enemy's artillery posted on our right. Thus overwhelmed, the only hope from annihilation was the bayonet or retreat. The bayonet could not be used; directly in front of us was a rail fence, and it could not have been passed and we reformed before the enemy would have been upon us; so, reluctantly, I ordered a retreat. Not a man had moved from his post till that order. Falling back some 300 yards, they reformed in the rear of the batteries.
In this charge and retreat, Captain [G. R.] Bell,of Company G, was wounded, doing splendid duty with his men. Lieutenant [F. J.] Abbey, Company I, and Lieutenant [N. B.] Hicks, Company K, were taken prisoners, they not receiving the order to retreat until too late to execute it. I was too seriously wounded to retain the command, and so, turning it over to Major [H. N.] Frisbie, I left the field; not, however, until the regiment was reformed and had again commenced its fire. I refer you to Major Frisbie for a continuation of this report.
To Major Frisbie and Adjutant Bandy my thanks are due for the calm, fearless manner in which they conveyed and executed my commands.
All officers and men stood nobly at their posts. The hand of death has snatched a brave, true man from our midst-Lieutenant Johnson, Company D, who fell, mortally wounded, at a subsequent movement of the fight. I sorrow for his gallant death. All who fell, fell nobly. Those who serve on, many envy their late.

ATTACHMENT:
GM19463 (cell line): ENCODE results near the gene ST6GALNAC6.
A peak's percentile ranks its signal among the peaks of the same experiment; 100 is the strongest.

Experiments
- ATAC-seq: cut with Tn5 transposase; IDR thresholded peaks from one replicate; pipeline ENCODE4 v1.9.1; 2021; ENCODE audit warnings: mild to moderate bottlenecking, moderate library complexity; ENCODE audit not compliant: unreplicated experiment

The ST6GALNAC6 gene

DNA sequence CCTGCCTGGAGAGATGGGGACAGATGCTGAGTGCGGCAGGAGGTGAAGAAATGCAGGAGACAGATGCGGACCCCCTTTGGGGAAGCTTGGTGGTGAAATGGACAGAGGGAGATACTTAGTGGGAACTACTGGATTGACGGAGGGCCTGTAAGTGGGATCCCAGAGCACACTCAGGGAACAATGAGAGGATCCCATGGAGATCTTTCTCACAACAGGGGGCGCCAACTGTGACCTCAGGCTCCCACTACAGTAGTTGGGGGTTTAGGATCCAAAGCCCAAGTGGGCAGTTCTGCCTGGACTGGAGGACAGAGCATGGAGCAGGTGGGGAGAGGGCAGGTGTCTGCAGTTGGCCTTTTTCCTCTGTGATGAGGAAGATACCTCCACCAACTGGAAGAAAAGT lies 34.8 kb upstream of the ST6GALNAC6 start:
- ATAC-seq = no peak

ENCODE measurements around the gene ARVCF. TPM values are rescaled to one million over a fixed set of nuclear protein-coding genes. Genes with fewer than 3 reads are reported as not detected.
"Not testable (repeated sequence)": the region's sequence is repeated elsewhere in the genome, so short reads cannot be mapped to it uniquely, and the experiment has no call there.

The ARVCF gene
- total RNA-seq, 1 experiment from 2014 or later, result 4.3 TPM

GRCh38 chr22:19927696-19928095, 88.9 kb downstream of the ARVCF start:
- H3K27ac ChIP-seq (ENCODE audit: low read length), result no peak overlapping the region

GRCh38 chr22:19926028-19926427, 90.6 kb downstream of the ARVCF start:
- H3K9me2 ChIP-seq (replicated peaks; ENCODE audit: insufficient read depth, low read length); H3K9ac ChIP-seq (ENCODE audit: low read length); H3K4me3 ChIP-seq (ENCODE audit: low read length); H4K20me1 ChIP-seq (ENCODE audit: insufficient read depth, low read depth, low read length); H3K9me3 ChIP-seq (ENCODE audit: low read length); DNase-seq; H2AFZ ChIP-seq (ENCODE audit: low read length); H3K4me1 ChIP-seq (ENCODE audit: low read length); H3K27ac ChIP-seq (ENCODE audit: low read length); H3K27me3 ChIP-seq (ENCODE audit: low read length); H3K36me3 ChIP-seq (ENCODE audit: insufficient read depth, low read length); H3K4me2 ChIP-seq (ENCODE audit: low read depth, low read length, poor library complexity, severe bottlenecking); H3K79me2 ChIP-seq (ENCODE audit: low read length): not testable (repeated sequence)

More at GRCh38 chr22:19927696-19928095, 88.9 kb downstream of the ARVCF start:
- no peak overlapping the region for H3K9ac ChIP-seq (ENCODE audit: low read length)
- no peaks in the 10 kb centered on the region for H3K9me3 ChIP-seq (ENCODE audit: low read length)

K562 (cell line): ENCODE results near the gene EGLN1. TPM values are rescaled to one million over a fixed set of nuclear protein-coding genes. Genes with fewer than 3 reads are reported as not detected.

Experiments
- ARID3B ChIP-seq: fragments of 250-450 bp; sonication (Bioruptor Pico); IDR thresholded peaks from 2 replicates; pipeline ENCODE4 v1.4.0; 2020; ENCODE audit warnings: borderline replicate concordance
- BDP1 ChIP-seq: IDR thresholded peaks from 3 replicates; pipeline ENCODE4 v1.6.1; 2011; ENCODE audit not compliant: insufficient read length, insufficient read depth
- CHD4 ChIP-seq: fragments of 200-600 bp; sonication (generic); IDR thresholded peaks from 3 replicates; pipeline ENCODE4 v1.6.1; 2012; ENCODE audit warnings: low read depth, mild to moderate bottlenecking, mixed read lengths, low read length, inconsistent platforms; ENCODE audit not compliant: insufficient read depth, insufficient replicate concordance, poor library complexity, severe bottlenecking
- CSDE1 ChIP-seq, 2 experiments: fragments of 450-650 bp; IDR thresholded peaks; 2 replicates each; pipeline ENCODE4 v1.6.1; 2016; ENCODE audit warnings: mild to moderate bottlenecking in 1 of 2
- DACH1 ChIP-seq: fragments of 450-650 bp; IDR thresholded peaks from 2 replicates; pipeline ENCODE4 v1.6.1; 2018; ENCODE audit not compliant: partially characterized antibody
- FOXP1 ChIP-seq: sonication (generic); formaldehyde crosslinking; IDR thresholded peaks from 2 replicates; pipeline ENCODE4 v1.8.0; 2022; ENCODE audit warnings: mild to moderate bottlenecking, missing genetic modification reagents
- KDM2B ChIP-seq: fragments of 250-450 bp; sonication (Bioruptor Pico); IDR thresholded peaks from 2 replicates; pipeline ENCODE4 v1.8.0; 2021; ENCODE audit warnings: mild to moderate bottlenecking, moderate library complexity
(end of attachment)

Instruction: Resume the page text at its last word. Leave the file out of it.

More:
I have the honor to be, very respectfully,
[JOHN] CHAS. BLACK,
Lieutenant-Colonel, Commanding Thirty-seventh Illinois.
Colonel W. McE. DYE,
20th Iowa Vols., Commanding 2nd Brigadier, 2nd Div., Army of the Frontier.
Numbers 22. Report of Lieutenant Frederick J. Abbey, Thirty-seventh Illinois Infantry.
BATTLE-FIELD, PRAIRIE GROVE, ARK., December 10, 1862.
MAJOR: In compliance with your direction, I have to report that on the advance of the regiment to the foot of the hill, which we stormed, and the throwing out of Company I as skirmishers, I took my position on the left of the line, when the regiment fell back. As we reached the fence, and at the same time heard the cry to halt, I lay where I was, supposing the regiment had fallen still farther back, I saw it was impossible for me to follow. I then emptied my revolver at them and loaded again. At that time I was surrounded, and, presenting my pistol, demanded protection, which was guaranteed me, and then I surrendered. I was hurried to the rear and paroled the camp for the night. I was paroled the next morning until exchanged. Pledged secrecy as to all I saw and learned of their strength and position.
FRED. J. ABBEY,
First Lieutenant, Company I, Thirty-seventh Regiment.
Major H. N. FRISBIE,
Commanding Thirty-seventh Illinois Infantry.
P. S.-I surrendered my sword, belt, and revolver, which they did not return.